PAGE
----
Cranky old-timers take note: putting up hay and silage to get pampered cattle through the winter is a relatively new development.
In fact, not too long ago, before barbed wire and diesel fuel, buffalo roamed the Great Plains all winter long.
The herds survived and thrived, mainly because Mother Nature weeded out the weaklings.
Then, in the 1800s, cowboys drove vast herds of cattle to the Alberta grasslands to feed railway workers and the gold rush miners.
Some stayed and founded the first big Alberta ranches. At the turn of the century, they grazed year round, using a “graze or die” strategy that admittedly in tough years saw a good percentage of their herds doing the latter.
Then, the pendulum swung back, and the fashion for a few decades was to winter cattle in barns. By the 1960s, with the advent of tractors, mowers, baling machines and cheap fuel, they moved the cattle back outside – but only as far as the corral or feedyard.
Now, the cutting edge is incorporating new technology, such as portable electric fences, winter watering systems and new management strategies to cut production costs and put cattle back out on the range for the winter months.
Progressive ranchers are doing it because they’re tired of losing money. Putting up hay isn’t cheap, and every extra day on pasture without feeding hay is money saved.
“We’re really not reinventing the wheel. We’re using some of the knowledge that has been around since forever,” said Stan MacFarlane, an AESC (formerly PFRA) researcher based in Beausejour, in a presentation on the hows and whys of extended grazing practices during the annual Provincial Grazing Tour last week.
“Now, we’re moving back to the field again, but with a little more knowledge and a little more management.”
To achieve the goal of extended grazing, ranchers are looking at their management, land base, soil and taking a hard look at herd genetics.
Having an aerial photo of the ranch layout helps in organizing a strategy for watering and flexible fencing systems, stockpiling grass, planning annual crops for late season in-field grazing crops such as corn, or bale grazing when the snow is deep.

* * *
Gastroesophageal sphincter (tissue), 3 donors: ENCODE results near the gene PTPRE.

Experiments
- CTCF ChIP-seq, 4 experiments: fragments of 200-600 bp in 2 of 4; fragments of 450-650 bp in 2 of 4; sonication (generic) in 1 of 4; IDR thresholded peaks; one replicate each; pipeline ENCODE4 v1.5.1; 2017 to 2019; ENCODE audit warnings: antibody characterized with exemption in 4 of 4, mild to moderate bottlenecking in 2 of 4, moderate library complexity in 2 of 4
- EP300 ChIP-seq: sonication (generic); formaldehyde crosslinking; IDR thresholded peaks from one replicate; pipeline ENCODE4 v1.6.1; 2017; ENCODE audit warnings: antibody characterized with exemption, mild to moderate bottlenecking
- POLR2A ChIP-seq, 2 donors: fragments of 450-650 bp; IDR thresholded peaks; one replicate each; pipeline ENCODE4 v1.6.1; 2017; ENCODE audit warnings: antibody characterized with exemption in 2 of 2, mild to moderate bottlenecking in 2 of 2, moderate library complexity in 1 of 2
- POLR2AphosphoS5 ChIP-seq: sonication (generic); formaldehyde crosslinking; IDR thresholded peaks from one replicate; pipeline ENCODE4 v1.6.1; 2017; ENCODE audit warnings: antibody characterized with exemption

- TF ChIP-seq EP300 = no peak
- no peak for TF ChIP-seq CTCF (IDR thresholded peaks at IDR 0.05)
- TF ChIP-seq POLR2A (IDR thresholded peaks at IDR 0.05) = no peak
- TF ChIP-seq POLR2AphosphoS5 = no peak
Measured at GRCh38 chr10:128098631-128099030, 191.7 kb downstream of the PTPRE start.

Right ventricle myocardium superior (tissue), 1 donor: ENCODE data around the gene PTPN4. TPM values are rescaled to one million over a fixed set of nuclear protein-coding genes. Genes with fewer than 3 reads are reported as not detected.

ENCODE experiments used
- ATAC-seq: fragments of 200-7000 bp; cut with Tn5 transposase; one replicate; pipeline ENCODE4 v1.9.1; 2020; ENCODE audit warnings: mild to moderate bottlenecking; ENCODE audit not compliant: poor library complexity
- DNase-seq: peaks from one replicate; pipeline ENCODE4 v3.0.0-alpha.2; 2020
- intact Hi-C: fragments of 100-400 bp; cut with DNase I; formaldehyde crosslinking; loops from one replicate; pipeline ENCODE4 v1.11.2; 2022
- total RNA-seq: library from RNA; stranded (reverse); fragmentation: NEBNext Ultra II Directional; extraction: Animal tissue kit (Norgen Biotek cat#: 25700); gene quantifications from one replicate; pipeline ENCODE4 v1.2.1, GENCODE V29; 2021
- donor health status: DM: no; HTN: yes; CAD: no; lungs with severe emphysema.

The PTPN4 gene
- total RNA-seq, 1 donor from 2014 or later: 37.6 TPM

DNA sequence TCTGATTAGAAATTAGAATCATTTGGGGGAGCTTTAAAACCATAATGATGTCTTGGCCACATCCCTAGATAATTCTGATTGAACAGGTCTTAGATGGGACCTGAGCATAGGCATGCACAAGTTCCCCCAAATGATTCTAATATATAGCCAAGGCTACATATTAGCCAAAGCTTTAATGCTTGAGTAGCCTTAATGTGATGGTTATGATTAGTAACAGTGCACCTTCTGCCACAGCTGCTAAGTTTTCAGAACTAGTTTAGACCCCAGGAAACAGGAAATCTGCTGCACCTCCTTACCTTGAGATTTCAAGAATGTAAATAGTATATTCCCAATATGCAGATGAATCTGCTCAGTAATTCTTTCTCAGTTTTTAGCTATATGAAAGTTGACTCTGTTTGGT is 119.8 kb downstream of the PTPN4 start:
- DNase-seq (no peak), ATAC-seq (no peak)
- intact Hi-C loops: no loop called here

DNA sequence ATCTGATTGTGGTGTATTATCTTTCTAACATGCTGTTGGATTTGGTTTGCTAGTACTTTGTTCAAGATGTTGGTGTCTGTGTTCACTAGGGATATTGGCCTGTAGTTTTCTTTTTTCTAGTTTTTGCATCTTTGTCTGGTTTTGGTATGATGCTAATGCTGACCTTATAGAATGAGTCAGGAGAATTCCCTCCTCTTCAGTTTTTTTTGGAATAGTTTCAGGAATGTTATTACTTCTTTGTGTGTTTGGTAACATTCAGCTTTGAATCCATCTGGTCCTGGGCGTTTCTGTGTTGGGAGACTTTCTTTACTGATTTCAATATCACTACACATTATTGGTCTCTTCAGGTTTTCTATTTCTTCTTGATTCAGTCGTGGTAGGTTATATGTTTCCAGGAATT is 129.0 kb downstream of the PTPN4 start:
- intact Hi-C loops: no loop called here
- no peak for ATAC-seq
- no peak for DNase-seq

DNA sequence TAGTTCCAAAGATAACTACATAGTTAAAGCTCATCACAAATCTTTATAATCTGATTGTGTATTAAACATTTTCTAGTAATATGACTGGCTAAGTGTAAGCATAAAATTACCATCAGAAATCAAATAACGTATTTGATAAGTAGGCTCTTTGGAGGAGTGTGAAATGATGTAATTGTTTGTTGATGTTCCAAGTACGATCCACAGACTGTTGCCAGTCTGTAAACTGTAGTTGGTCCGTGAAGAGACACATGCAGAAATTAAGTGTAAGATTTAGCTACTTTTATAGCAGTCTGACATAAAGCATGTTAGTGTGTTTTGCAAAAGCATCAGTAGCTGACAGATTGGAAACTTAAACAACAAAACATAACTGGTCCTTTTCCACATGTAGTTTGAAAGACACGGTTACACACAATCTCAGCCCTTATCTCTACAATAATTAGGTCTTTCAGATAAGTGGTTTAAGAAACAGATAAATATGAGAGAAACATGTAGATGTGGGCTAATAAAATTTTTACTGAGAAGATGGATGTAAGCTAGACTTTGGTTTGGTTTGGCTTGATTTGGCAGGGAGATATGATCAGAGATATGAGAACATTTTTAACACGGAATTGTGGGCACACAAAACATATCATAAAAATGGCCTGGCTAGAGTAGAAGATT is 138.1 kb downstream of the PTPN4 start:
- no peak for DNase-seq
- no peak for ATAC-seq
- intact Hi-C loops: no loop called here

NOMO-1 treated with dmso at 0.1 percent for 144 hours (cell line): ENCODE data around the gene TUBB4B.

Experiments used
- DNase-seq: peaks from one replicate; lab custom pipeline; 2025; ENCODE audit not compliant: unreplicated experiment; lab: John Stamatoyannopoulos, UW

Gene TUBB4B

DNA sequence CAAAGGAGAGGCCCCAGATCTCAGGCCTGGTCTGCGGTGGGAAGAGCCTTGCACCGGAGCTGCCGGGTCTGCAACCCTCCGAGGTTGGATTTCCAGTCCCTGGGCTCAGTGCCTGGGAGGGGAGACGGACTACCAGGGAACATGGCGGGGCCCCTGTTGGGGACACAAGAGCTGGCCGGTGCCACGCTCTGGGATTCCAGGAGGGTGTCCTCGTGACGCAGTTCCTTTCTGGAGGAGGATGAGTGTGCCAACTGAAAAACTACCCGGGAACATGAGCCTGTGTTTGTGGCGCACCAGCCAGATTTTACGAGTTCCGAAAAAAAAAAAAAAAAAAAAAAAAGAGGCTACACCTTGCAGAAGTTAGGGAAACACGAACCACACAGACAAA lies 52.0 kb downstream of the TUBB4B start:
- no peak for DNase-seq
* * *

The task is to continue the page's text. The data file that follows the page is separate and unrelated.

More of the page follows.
“Instead of thinking that you’re bringing a bale out to feed the cow, you’re bringing a big package of nutrients,” he said.
Steve Shumka, who has taken over the farm near Gilbert Plains from his father, is taking a new approach to raising cattle, trying out many of the holistic management techniques that his father never considered.
On one of his pastures, there’s a well-built electric fence, and lush, rich grass that he credits to putting nutrients from hay bales back out on the land.
Part of that is reconsidering what is “waste” and the value of cycling nutrients back into the soil.
Three years ago, he put out some poor-quality alfalfa bales, and found that four to five inches of hay were left on the ground. Some digging revealed that so-called waste was breaking down into a thick layer of thatch. Now, filled with grass roots, it’s feeding this year’s pasture growth.
“It all adds to the organic bank,” said Shumka.
Earlier on the tour, Pam Iwanchysko, a MAFRI farm production adviser who led the tour to farms in the Dauphin area, said that part of her job is to try to convince farmers to adopt better grazing practices in order to increase beef productivity on the same land base.
One of the hardest-won converts was her own father, Ken Yakielashek, who along with Pam’s brother Dean run 2,000-acre Circle Y Farms with 350 head of cattle near Sifton.
“The hardest job was convincing my father, but obviously, after 13 years of my career, I have finally got there,” she said with a smile. “So there’s hope.”
Standing in an intensively grazed field on her father’s farm, she noted that across the fence, was a continuously grazed pasture with very little species diversity.
Underneath her feet was a profusion of legume and grass species, including alfalfa, cicer milk vetch and tall fescue.
Rob Davidson, a grazing consultant and Powerflex fencing systems dealer from Creston, B. C., said stopping the wholesale abuse of pastures is the only way to turn the fortunes of the ranching community around.
“We turn cows out onto a continuously grazed pasture and beat the hell out of it forever. Then we wonder why we’ve got invasive species coming in, and we wonder why they don’t produce like they used to,” he said. “Well, it’s because we’ve tortured them to death.”
Learning how to use the new tools available, such as portable electric fences, is the key to making money in the cattle business, he added.
Many people, especially the younger generation, are proving that they are up to the task, and in some cases making up to $600 per acre.
“There’s a whole new wave of people who are doing very well because they are managing their pastures differently,” he said. “They are managing them for maximum production, growth and sustainability.”
Getting the hay out of your diet is the key to making a good living in the cattle business, Davidson added, and ranchers all over North America are finding ways to get it done by “doubling and tripling” their pasture carrying capacity and saving up grass to extend to their grazing season into the fall.
“You can grow bananas in Swan River. You just can’t do it profitably,” he said. “We need to match our grass, our cows and management with the climate.” [email protected]
“We’rereallynot reinventingthewheel. We’reusingsomeof theknowledgethat hasbeenaround sinceforever.”
– STAN MACFARLANE